For further information and greater detail on the Himalayan Trust please view http://himalayantrust.org
Khumjung School was built in 1961
as the first major project of the Himalayan Trust. It started off as a two classroom school but now caters for pre-school, primary and secondary sections with over 350 students. Since then the Himalayan Trust has built over 25 schools and assisted many more within the Solu Khumbu District. These schools were initially staffed and funded through the Trust until 1972 when the government took over the administration of all schools and education in the area. The Trust has a formal agreement with the Nepalese Government to continue to provide teaching resources and support to schools within the Solu Khumbu Region.
Teacher Training Programme
In 1997 the Solu Khumbu Teacher Training Programme was established to support the 65 schools closest to Mount Everest.
For the first three years this focused on primary education, classes 1-5. Teachers come to three weeks winter training each year and are provided in school support and resources throughout the year. It was accredited by the Nepal Government in 1999. All 200 teachers in these schools are involved. The funding for this programme is provided by the Grand Circle Foundation (USA), UNICEF (Nepal) and the Swiss Foundation. This funding ceases in September 2003, but alternative funding is being sought. The changes within the classrooms as a result of this programme have been very significant.
In 2000, lower secondary training began in fourteen secondary schools closest to Mt Everest. This programmes follows a similar format as for the primary schools and involves over 120 teachers. The Sir Edmund Hillary Trust UK assisted by the UK National Lotteries have provided the funding for this three year programme. Both training schemes are based at a special teacher training campus built alongside the Solu Khumbu Multi- Campus in Salleri, which was established in 1993.
Kunde Hospital was established in 1966, in Kunde Village just north of Namche Bazaar. It was the second major project of the Himalayan Trust and now services over 10,000 Sherpa's within the Khumbu District.
It has a staff of 4 ( a western Doctor from either New Zealand or Canada, 2 medical assistants and 1 trained nurse / midwife ). It has 15 beds for inpatients and offers a wide range of medical services for the Sherpa community.
The hospital and medical services are primarily funded through contributions from the Sir Edmund Hillary Foundation of Canada and grants from the Canadian International Development Agency (CIDA).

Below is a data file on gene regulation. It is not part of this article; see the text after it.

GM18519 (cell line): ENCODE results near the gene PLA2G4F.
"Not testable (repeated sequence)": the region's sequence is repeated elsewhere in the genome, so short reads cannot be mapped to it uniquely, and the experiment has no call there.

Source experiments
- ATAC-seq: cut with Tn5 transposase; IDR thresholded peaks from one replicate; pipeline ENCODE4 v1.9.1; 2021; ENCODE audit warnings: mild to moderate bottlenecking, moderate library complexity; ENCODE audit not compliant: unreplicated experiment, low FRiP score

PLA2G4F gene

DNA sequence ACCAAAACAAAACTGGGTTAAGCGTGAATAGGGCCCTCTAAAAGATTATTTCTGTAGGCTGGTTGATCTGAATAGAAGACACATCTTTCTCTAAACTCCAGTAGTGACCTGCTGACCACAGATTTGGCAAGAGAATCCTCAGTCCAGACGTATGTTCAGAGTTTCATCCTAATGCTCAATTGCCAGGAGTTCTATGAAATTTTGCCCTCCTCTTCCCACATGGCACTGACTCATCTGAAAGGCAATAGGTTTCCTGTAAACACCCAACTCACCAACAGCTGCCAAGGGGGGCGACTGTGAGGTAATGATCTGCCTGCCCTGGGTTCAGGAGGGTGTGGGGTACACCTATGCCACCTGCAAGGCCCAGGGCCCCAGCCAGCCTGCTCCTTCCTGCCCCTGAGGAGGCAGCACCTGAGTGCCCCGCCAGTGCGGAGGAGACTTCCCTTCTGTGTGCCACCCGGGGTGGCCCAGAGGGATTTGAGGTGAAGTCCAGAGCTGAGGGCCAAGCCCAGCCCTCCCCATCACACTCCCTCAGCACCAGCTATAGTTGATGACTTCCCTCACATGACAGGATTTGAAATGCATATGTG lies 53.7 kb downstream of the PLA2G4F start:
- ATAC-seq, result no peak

The hospital offers 24hrs emergency cover to the community with hospital hours as follows: Sunday, Monday, Tuesday, Thursday & Friday 9am – 5pm; Wednesday 9am – 1pm; Saturday Closed . The current Kunde Doctor is Dr Carol Nicholson MBChB, Dip Obs (NZ) from New Zealand.
The Hospital administers a number of immunization programmes which are funded by UN. These include: Vitamin A, Polio and standard child immunization. Kunde Hospital has a number of key facilities which helps to provide the much needed medical services. These include an x-ray machine, oxygen concentrators, ECG machine, an ultrasound, and fetal monitors. The hospital does lack adequate facilities for testing bloods and storage of blood products.
Kunde Hospital does accept overseas medical students on elective training, subject to the commitments and staffing levels at the time of the elective. Information for medical students can be downloaded from Available Documents under What's New. All correspondence for elective training should be directed to the resident doctor at Kunde Hospital Email: firstname.lastname@example.org
Sagamartha National Park & Re-Forestation Projects
The three nurseries at Phorche, Tashinga and Phurte, are at the core of this programme. The Trust aims to plant over 70,000 seedlings a year. Other activities include monitoring native forest growth and the factors which influencing it (such as wild thar), plus promoting sustainable use of forest resources to both locals and visitors.
Rangjit Gurung, the on-site supervisor, co-ordinates management and directs the five nursery staff. He selects the planting sites after consultaion with local people. The nursery staff are drawn from local villages, and have over 100 years of combined service between them. Their nurseries, possibly the highest in the world, are internationally recognised for the first-class seedlings they produce.
Sir Edmund Hillary was the main driving force for the establishment of the Sagamartha National Park begining in 1972. The New Zealand Government provided the finance for establishing the infra-structure and three NZ Project Managers (over six years ) worked at setting up the Park. The first Warden was Mr Udya Raj Sharma, who later become the Director General of the Department of National Parks, Nepal.
The Park covers a total of 480 square miles and hosts some of the highest mountains in the World including
Mt Everest 29,029 ft / 8848m. Over a million new tree seedlings from the nurseries have been planted in the
Park since this project started. Many thousands of trekkers come yearly to view the scenery and experience
the Sherpa communities here in the Khumbu.